Spring Break Trip to Slovenia

Veronica Ammer

Veronica Ammer,
Junior, Chemical & Biomolecular Engineering

Athens, OH 21 March 2018

In early January, my Spring break plans were the same as every year preceding: I was going home to see my cat. By the third week of the semester, I had a plane ticket to go on a cultural exchange to Ljubljana, Slovenia (the first j is silent and the second j reads like a y).


I’m not sure if it was the beautiful architecture, the fresh, flaky croissants or the unbelievably blue Adriatic Sea, but in just one week I fell whole-heartedly in love with Slovenia.

There were students from both Cru at OU and RealLife at OSU on the cultural exchange. We partnered with an organization called Speak Out Slovenia, which works with high school students to practice English speaking through meaningful, relevant conversation with Americans. A lot of our time was spent in classrooms, giving a short presentation and quiz about school in the US, answering any questions, and learning about Slovene culture.

The quiz tested the Slovene high school students’ knowledge of American high school jargon like senioritis, dance chaperone and senior superlative. The Slovene students taught us (the Americans) about their college entrance exam, the Matura, and flaunted that detention does not exist in Slovenia, among many other things.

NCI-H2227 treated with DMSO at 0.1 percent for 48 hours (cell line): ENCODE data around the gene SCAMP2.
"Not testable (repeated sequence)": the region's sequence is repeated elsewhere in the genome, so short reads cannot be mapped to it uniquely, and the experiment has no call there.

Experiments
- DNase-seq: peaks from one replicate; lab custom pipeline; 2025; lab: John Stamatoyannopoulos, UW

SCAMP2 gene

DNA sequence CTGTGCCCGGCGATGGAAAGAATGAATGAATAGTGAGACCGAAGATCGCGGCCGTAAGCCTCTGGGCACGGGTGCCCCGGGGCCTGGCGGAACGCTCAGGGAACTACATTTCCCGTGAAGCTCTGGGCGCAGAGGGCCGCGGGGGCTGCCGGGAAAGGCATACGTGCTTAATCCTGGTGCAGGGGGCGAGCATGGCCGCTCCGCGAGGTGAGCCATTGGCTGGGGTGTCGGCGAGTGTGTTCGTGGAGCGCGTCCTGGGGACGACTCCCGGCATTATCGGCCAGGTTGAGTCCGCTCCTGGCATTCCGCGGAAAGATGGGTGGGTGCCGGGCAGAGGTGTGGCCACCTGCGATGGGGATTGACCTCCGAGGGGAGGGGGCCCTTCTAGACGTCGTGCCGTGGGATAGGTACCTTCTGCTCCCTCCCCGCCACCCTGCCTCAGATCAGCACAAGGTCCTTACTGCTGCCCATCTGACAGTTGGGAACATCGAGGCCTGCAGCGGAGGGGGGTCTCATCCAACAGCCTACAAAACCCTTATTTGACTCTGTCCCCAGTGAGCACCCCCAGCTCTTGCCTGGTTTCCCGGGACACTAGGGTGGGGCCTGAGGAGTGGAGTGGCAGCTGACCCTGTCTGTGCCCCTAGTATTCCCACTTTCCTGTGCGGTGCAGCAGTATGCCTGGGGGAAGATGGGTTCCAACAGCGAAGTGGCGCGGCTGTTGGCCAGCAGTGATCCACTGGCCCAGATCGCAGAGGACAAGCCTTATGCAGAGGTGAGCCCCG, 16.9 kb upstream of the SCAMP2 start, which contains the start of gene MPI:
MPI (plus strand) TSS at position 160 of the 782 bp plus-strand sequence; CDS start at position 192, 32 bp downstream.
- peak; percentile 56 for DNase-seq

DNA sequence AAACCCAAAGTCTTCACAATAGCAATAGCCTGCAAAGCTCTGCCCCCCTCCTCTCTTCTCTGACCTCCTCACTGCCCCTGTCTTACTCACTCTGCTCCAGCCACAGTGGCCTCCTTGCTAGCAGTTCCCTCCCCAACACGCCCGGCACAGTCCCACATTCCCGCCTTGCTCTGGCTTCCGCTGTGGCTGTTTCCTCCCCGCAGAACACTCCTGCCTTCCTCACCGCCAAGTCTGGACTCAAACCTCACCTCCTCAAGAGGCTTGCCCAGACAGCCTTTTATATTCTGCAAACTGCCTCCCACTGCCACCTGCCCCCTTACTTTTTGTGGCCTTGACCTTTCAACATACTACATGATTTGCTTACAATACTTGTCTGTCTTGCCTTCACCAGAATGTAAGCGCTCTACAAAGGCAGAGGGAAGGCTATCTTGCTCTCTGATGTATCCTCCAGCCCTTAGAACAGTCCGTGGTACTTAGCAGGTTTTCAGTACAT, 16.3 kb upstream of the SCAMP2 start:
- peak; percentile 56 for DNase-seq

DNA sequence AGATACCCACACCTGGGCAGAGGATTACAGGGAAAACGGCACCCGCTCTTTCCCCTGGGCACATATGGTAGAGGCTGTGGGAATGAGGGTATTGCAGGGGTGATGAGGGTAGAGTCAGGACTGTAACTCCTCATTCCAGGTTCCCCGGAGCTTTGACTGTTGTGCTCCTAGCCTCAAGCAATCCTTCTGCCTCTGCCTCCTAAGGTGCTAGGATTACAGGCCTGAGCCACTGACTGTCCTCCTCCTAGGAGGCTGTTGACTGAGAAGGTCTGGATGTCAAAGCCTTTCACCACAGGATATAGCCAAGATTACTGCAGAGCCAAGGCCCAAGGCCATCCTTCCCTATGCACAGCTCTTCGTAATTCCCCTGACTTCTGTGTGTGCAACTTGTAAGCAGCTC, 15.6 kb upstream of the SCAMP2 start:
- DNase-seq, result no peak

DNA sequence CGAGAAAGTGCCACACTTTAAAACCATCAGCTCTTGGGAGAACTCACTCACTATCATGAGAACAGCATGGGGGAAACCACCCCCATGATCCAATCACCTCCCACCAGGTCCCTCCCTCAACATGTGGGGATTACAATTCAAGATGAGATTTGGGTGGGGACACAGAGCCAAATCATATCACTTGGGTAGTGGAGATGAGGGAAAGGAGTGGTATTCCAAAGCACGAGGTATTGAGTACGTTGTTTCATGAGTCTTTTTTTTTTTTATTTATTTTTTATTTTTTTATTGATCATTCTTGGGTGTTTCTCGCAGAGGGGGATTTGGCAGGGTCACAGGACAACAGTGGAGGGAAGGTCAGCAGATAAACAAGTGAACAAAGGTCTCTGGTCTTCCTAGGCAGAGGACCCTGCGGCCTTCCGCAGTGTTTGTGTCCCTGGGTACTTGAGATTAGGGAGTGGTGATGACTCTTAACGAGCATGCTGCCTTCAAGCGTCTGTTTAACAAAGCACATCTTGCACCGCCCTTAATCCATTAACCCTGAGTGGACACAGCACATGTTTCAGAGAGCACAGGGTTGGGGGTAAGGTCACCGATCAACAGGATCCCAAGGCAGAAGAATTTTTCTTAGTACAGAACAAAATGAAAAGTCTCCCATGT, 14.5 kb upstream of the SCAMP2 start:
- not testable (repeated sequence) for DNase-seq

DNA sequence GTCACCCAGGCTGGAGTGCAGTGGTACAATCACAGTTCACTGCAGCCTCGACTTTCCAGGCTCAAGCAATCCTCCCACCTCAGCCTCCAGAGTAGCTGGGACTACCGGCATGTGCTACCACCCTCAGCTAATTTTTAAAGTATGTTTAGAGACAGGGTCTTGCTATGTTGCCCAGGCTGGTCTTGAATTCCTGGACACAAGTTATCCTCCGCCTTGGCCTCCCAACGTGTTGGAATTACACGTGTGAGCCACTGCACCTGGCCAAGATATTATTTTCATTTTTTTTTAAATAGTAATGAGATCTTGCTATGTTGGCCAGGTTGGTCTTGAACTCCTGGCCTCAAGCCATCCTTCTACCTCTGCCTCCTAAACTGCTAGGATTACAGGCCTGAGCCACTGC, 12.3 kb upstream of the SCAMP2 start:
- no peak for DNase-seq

During that week, we (the Americans) were divided into groups and met at three different high schools. The school I went to was called Gimnazija Šentvid. One of the major differences between American and Slovene high schools is when it comes to sports. Unlike in America, Slovene sports clubs are not affiliated with a high school or district. However, there are schools like Gimnazija Šentvid that offer classes for student athletes where they can train and condition during their school day.